<AttributeFilterPolicyGroup>elements provided (for instance across multiple files) in an unspecified order.
Examines all the
<AttributeFilterPolicy>elements within each
<AttributeFilterPolicyGroup>, again in an unspecified order.
For each policy, if the
Applies each of the child
<AttributeRule>elements, such that:
The attributes (and their values) returned by
<PermitValueRule>get added to a "permit list".
The attributes (and their values) returned by
<DenyValueRule>get added to a "deny list".
At the end of filtering, the final results are calculated by:
Populating the result initially from the permit list.
Removing all attribute values found in the deny list.
Removing all attributes with no values.
In this way, it can be seen that a
<DenyValueRule> 'trumps' the result of a
<PermitValueRule> in the manner typically found in such policy languages.
This is relatively uncontroversial, although some of the side effects of a deny rule can be surprising. For instance, denying is not the same as not permitting.
The difficulty arises in that anything that can be used in an
<AttributeRule> can be used in a
<DenyValueRule>. The fist example below is relatively obvious:
"If the RP is named 'https://sp.example.org', then (only) release the 'eduPersonPrincipalName' attribute value of 'jsmith'."
But the rules can be swapped:
This is valid and has a specific meaning. But what is the meaning?
PolicyRules and Matchers
In order to make this tractable, the implementation considers plugin types as being either 'PolicyRules' or 'Matchers'. PolicyRules can be expected to give a "yes/no" answer and are usually used within a
<PolicyRequirementRule>. Matchers usually return sets of values when applied to an attribute and are usually used within an
The rules used are as follows:
If a Matcher is specified inside a
<PolicyRequirementRule>, then if the plugin returns a value when applied to any of the input attributes then it is taken as being true, otherwise it is taken as being false.
If a PolicyRule is specified inside an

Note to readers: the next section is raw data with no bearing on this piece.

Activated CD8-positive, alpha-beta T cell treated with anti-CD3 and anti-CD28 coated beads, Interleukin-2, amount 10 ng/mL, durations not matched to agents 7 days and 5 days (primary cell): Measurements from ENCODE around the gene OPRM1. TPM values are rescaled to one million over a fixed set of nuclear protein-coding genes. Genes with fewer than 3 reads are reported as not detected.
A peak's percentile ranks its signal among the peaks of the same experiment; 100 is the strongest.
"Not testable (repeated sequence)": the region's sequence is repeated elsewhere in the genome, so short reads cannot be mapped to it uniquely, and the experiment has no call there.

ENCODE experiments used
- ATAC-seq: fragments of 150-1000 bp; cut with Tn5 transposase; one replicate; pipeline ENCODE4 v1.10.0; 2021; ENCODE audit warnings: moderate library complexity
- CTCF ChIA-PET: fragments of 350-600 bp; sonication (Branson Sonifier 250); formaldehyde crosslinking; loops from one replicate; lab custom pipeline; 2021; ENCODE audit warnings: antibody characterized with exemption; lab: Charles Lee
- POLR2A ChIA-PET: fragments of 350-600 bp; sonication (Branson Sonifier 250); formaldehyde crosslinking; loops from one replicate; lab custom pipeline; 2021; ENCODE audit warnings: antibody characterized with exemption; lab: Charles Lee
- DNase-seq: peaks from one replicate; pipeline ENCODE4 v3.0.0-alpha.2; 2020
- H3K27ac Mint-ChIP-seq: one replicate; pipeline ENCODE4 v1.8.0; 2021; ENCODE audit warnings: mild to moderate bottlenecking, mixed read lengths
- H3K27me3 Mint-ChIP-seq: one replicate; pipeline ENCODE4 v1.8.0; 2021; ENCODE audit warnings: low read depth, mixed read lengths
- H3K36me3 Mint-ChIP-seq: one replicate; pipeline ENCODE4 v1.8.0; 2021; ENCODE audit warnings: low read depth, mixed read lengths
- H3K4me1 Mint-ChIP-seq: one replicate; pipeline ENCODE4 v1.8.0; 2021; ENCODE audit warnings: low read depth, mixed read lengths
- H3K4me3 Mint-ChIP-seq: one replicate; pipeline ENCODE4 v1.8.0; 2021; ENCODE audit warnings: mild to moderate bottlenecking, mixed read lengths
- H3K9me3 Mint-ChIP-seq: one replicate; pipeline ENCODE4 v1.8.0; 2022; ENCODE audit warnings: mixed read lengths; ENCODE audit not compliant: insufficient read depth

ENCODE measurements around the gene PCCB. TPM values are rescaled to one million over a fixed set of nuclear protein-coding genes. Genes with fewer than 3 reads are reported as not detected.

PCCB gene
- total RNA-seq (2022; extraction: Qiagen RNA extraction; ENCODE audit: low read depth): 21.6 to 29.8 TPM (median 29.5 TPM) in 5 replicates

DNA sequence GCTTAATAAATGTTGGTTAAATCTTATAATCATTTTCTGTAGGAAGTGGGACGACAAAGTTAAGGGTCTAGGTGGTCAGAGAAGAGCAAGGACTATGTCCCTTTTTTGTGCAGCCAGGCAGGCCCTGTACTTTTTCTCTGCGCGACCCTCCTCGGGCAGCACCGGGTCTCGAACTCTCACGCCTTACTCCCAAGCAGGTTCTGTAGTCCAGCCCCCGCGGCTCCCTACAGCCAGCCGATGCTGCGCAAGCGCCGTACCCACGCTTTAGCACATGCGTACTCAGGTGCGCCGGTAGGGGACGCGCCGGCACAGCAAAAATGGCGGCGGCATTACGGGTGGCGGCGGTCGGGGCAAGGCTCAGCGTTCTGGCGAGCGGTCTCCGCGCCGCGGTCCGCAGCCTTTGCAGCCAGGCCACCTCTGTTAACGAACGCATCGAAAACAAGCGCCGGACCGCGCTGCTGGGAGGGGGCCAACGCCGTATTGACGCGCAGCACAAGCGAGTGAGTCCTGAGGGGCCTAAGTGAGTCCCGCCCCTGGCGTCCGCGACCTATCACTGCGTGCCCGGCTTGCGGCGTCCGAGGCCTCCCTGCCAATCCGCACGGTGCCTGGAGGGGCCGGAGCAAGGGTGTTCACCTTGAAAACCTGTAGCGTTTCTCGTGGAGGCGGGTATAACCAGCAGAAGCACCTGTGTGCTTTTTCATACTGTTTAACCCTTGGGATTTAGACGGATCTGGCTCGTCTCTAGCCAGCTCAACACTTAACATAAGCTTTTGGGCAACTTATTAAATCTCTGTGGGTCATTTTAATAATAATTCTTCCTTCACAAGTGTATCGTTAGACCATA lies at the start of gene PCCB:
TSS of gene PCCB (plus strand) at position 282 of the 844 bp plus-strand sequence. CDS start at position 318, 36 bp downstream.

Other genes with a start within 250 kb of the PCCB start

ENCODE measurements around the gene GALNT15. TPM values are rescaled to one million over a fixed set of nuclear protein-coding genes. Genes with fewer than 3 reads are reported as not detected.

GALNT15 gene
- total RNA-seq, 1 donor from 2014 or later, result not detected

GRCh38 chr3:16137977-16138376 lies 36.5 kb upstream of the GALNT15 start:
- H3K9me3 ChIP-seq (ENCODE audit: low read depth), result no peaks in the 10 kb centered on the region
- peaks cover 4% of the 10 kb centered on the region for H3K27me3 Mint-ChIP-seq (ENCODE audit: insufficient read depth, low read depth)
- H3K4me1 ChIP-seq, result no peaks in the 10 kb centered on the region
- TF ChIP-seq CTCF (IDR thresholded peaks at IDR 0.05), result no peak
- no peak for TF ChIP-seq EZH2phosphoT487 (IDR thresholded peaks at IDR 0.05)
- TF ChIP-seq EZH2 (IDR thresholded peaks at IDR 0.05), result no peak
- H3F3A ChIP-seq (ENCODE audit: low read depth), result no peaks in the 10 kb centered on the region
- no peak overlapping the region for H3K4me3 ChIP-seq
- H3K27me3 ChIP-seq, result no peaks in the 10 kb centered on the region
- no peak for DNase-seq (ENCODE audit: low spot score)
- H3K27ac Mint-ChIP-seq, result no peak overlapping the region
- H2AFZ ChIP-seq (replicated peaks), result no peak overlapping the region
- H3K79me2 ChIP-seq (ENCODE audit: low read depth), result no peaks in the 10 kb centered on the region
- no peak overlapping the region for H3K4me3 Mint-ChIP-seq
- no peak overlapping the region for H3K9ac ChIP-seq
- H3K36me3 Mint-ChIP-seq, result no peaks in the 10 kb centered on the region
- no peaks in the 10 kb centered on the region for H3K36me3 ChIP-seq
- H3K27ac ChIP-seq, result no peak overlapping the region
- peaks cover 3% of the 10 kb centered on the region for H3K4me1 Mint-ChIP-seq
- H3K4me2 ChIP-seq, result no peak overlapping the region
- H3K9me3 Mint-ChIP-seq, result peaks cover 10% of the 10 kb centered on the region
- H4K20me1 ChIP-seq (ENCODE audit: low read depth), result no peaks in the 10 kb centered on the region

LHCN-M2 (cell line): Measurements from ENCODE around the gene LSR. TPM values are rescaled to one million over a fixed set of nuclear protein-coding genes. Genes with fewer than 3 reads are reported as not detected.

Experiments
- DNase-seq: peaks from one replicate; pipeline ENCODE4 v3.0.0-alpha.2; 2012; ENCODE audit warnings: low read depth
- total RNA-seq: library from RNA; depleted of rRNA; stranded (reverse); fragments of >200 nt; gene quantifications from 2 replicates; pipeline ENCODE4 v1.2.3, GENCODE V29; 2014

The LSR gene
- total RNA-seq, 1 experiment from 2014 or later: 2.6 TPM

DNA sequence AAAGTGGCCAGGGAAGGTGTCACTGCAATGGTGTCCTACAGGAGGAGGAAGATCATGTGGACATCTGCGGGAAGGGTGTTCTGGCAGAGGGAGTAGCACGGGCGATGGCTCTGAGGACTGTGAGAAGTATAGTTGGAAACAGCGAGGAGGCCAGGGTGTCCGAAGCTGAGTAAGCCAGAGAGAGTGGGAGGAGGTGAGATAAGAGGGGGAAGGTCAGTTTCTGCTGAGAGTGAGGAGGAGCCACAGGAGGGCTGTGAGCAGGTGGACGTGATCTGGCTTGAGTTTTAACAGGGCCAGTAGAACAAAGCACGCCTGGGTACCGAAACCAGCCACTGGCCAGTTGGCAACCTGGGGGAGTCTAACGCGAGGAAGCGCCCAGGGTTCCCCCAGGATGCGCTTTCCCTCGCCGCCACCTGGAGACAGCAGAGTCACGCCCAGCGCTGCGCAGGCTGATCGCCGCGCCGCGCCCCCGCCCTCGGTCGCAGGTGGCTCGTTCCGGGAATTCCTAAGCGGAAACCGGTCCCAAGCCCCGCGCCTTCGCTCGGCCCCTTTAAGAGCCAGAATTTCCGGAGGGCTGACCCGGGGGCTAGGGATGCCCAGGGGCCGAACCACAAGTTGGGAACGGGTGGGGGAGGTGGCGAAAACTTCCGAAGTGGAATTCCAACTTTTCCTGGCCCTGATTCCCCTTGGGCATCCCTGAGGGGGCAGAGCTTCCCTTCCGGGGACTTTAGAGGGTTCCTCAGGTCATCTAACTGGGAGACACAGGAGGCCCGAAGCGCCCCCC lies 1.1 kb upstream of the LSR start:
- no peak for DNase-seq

<AttributeRule>, then if the plugin returns true then all the values of the attribute concerned are returned (and added to the permit or deny list, as appropriate for the containing rule).
To confuse the issue further:
The logic rules (and, or, not), which are natural PolicyRules have specific semantics when they are being used inside Matcher rules
Some value-based rules change from being Matchers to being PolicyRules when the
attributeIdattribute is specified.
<...xsi:type="Value" value="jsmith" ignoreCase="true" />is a Matcher (return all values which case-insensitively match "jsmith"), but
<...xsi:type="Value" value="jsmith" ignoreCase="true" attributeId="uid" />is a PolicyRule (true if and only if there is an attribute called "uid" with a value which case-insensitively matches jsmith).
So to answer the question above, the non-obvious second example means "If any value of any attribute matches 'jsmith' in a case-insensitive manner, then release all values of 'eduPersonPrincipalName' if the name of the SP is 'https://sp.example.org'". This is intelligible, but probably useless in practice. Most "swaps" of plugin types result in similar meaning.
Once compounded with
NOT and deny rules, working out what is going on becomes incredibly non-intuitive. A good guiding rule is to only ever use PolicyRules inside
<PolicyRequirementRule> and to only use Matchers inside
Because of the dangers of the
NOT plugin, it becomes impossible for any particular rule to "do the right thing" if a failure occurs during processing. The filtering engine handles this by special-casing errors to the fail-safe (release or accept nothing) case.